Finally, one friendly guy says, "Dude, you can walk there."
And that's the last we saw of Grenier as he hoofed it down to the cement peninsula in front of Trader Vic's. We can only assume he made it home safely.
But where oh where were E, Johnny Drama and Turtle when you need them? This illustrious trio must have already scored -- at least E did. The talented Kevin Connolly's girlfriend is Nicky Hilton, the "smart one," as she is rightly known.
The Sundance Film Festival will begin in earnest tonight with a Park City screening of "Friends with Money," the new Jennifer Aniston movie. Aniston is coming, which means so is every paparazzi and tabloid writer who can find a plane, train or automobile.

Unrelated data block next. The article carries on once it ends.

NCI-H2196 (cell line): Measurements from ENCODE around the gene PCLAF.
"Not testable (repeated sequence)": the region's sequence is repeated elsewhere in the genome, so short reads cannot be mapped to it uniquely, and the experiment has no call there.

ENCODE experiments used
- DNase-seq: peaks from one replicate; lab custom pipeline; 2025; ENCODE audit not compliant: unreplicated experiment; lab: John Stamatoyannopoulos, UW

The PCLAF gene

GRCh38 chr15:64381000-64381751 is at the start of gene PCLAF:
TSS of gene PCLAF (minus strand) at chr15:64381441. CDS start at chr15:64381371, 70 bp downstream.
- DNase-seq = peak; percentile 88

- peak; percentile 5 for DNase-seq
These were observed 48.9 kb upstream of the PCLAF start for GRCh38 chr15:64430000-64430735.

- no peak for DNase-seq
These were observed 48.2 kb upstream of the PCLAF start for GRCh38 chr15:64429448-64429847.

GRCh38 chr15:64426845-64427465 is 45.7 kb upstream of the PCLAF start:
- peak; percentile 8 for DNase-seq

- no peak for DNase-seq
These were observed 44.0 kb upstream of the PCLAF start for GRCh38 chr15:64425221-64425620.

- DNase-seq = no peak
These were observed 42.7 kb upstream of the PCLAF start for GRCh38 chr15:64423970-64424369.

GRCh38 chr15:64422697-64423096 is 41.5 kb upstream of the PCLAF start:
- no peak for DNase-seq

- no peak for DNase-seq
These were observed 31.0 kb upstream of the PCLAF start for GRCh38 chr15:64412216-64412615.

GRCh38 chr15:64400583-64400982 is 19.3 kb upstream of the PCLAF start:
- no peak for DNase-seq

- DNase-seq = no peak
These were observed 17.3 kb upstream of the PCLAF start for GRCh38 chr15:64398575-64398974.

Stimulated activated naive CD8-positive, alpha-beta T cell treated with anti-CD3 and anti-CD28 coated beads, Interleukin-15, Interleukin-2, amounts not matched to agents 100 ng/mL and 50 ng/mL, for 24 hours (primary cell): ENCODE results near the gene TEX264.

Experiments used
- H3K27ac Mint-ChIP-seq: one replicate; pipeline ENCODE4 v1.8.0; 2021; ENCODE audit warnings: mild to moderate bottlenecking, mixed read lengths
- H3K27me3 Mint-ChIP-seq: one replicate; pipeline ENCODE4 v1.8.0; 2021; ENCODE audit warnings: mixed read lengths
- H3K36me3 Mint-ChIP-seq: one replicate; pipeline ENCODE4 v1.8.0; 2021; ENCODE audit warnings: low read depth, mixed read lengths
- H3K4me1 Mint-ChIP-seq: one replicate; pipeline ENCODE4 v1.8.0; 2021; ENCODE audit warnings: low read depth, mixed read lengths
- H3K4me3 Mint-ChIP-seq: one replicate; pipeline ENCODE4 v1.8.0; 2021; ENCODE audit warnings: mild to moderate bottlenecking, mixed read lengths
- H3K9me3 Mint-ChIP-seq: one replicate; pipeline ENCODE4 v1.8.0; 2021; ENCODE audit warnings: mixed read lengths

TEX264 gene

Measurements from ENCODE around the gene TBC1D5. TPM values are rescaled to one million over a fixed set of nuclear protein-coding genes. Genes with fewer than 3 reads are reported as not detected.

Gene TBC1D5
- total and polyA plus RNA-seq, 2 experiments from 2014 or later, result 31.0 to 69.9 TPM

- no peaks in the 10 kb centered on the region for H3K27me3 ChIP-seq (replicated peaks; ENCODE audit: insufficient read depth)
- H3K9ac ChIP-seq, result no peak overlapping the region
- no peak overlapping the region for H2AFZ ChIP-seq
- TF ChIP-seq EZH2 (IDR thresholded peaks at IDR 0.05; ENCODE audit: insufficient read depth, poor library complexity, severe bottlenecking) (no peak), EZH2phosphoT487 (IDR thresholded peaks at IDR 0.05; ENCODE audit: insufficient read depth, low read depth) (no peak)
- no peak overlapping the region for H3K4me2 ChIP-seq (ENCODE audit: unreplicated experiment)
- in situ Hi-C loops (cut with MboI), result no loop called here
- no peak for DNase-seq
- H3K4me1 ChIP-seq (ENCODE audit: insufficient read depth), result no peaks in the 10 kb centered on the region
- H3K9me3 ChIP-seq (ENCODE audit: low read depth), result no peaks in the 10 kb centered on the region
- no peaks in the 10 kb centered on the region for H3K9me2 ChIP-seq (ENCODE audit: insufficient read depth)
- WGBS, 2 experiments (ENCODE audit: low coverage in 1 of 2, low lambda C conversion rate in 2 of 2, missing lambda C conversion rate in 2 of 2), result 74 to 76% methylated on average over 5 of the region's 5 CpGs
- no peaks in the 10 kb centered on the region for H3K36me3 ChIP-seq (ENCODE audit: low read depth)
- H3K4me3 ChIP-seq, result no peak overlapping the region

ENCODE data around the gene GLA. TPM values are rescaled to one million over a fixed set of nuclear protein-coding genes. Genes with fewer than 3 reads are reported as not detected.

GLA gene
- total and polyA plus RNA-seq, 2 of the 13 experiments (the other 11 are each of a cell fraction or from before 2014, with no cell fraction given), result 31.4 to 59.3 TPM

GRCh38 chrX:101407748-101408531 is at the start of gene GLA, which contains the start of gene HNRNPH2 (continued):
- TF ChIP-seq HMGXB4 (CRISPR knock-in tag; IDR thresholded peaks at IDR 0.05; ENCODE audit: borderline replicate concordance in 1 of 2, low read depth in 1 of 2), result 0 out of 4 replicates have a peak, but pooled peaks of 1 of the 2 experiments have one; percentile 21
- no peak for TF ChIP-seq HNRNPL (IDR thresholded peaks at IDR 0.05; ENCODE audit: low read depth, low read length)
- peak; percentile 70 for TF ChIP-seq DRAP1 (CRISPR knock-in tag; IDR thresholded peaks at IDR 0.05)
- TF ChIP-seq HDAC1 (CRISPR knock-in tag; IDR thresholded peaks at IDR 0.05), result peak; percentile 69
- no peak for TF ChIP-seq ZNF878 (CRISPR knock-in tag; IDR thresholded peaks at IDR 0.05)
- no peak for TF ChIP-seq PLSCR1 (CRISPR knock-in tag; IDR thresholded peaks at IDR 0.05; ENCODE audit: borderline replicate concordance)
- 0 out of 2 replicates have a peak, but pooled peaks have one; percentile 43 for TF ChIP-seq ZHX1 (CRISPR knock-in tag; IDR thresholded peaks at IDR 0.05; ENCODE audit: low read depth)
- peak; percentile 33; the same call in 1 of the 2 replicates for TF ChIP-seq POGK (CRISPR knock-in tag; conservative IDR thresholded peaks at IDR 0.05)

Here's the story about "Friends with Money": two really smart guys who I've known for a long time, Ted Hope and Anthony Bregman, produced it. They have excellent taste. Nicole Holofcener wrote and directed it -- she has indie cred from her terrific films "Lovely and Amazing" and "Walking and Talking."
Frances McDormand, Jason Isaacs and the insanely good Catherine Keener are in it, which means the buzz is probably right and Aniston will have a needed hit.
But how will this all play out, publicity wise? I hear that Sony Pictures Classics and Aniston's PR people are trying to limit her exposure to the press.
Is it possible that any thinking human being will take the time out to try and embarrass themselves or humiliate her with painful personal questions?
Here's the deal: in five years you can ask her what happened with Brad, Angie and the baby issue. For now, as Harvey Keitel likes to say, let's keep off the grass.